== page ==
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Nagarjuna and Aryadeva

Āryadeva (fl. 3rd century CE) (Tibetan འཕགས་པ་ལྷ་, 'Phags-pa-lha), was a disciple of Nagarjuna and author of several important Mahayana Madhyamaka Buddhist texts. He is also known as Kanadeva, recognized as the 15th patriarch in Chan Buddhism, and as "Bodhisattva Deva" in Sri Lanka.


According to one source, Aryadeva was born as the son of a Sinhalese king. A biography that was translated by Kumarajiva into Chinese states that Aryadeva was born into a South Indian Brahmin family.[1] He is considered the co-founder of Mahayana philosophy.[2] Aryadeva was a student of Nagarjuna and contributed significantly to the Madhyamaka school. According to the Drikung Kagyu school of Tibetan Buddhism, Garchen Rinpoche is the current incarnation of Aryadeva.


Most of Aryadeva's works were not preserved in the original Sanskrit but mainly in Tibetan and Chinese translations. His best-known text is probably the Catusataka (400 verses), in sixteen chapters of twenty-five stanzas each. Several important works of esoteric Buddhism (most notably the Caryamelapakapradipa or "Lamp that Integrates the Practices") are attributed to Aryadeva. Contemporary research suggests that these works are datable to a significantly later period in Buddhist history (late ninth or early tenth century),[citation needed] but the tradition of which they are a part maintains that they are (at least in some measure) the work of the Madhyamaka Aryadeva. Traditional historians (for example, the 17th century Tibetan Tāranātha), aware of the chronological difficulties involved, account for the anachronism via a variety of theories, such as the propagation of later writings via mystical revelation. A useful summary of this tradition, its literature, and historiography may be found in Wedemeyer 2007.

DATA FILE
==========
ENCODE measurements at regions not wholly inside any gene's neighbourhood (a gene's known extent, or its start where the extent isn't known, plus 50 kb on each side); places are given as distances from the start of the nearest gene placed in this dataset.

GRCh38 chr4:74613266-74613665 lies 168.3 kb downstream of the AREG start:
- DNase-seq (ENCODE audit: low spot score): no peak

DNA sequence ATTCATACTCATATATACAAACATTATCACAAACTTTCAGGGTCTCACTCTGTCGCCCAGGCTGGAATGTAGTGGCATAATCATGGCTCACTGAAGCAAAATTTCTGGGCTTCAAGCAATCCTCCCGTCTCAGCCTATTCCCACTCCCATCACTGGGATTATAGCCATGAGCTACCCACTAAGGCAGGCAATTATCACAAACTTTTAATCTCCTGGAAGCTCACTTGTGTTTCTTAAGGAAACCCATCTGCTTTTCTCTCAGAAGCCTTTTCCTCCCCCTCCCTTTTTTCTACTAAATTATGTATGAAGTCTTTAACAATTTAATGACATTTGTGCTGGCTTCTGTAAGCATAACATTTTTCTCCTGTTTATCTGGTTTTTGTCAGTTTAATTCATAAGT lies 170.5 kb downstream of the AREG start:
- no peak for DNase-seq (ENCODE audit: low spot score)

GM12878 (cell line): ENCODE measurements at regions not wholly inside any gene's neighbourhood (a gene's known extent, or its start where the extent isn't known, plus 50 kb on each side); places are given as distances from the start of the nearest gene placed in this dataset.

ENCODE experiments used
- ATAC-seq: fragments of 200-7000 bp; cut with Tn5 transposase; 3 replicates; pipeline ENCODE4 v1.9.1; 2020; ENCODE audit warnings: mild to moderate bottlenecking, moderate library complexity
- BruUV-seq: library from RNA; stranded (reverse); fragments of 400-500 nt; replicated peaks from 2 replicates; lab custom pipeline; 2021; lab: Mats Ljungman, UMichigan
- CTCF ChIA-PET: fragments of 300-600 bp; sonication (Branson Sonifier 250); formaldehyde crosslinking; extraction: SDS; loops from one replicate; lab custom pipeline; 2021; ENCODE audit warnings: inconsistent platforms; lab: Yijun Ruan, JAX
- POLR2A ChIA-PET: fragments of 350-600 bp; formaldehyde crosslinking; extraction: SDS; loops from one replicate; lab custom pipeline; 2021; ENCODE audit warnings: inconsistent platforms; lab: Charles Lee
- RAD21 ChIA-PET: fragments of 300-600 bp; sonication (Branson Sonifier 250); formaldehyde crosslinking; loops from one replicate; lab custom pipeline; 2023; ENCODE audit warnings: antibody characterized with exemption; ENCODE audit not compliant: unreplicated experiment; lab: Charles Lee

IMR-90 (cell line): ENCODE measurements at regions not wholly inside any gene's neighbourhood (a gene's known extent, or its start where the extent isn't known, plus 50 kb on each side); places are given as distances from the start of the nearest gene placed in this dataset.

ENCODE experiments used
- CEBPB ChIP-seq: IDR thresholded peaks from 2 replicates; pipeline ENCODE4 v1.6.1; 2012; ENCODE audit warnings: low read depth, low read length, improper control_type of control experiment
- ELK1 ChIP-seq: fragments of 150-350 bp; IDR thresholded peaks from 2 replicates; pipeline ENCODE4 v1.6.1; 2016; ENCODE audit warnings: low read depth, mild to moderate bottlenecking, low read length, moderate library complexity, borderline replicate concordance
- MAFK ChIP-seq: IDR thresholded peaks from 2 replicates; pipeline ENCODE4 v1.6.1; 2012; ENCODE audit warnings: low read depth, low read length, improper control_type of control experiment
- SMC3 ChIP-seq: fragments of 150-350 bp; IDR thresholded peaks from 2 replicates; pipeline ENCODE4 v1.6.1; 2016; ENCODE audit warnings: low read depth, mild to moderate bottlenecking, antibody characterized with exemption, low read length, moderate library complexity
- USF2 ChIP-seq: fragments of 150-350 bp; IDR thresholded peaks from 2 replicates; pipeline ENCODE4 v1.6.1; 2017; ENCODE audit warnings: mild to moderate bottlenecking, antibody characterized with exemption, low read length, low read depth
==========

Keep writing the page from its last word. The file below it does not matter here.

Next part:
Texts attributed to Aryadeva[edit]

  • Catuhsataka-shastra-nama-karika (the Four Hundred Verses) was translated into English by Karen Lang as Aryadeva's Catuhsataka: On the Bodhisattva's Cultivation of Merit and Knowledge. Snow Lion Publications published the Four Hundred Verses as The Yogic Deeds of Bodhisattvas: Gyeltsap on Aryadeva's Four Hundred, Commentary by Geshe Sonam Rinchen, translated and edited by Ruth Sonam (which also includes an English translation of bzhi brgya pa'i rnam bshad legs bshad snying po, a commentary by rgyal tshab dar ma rin chen, 1364–1432). A republished version thereof (Shambhala/Snow Lion, 2008) is Ruth Sonam (tr.), Āryadeva's Four Hundred Stanzas on the Middle Way: with Commentary by Gyel-tsap—Additional Commentary by Geshe Sonam Rinchen ISBN 9781559393027.
  • Śataśāstra (Treatise on the One Hundred Songs)
  • Aksarasataka (One Hundred Syllables) is sometimes attributed to Nagarjuna
  • Hastavalaprakarana (Hair in the Hand) is sometimes attributed to Dignaga and was translated to English as On Voidness. A Study on Buddhist Nihilism by Fernando Tola and Carmen Dragonetti.


  1. ^ "Āryadeva"
  2. ^ Women of Wisdom by Tsultrim Allione, Shambhala Publications Inc, p. 186.


External links[edit]

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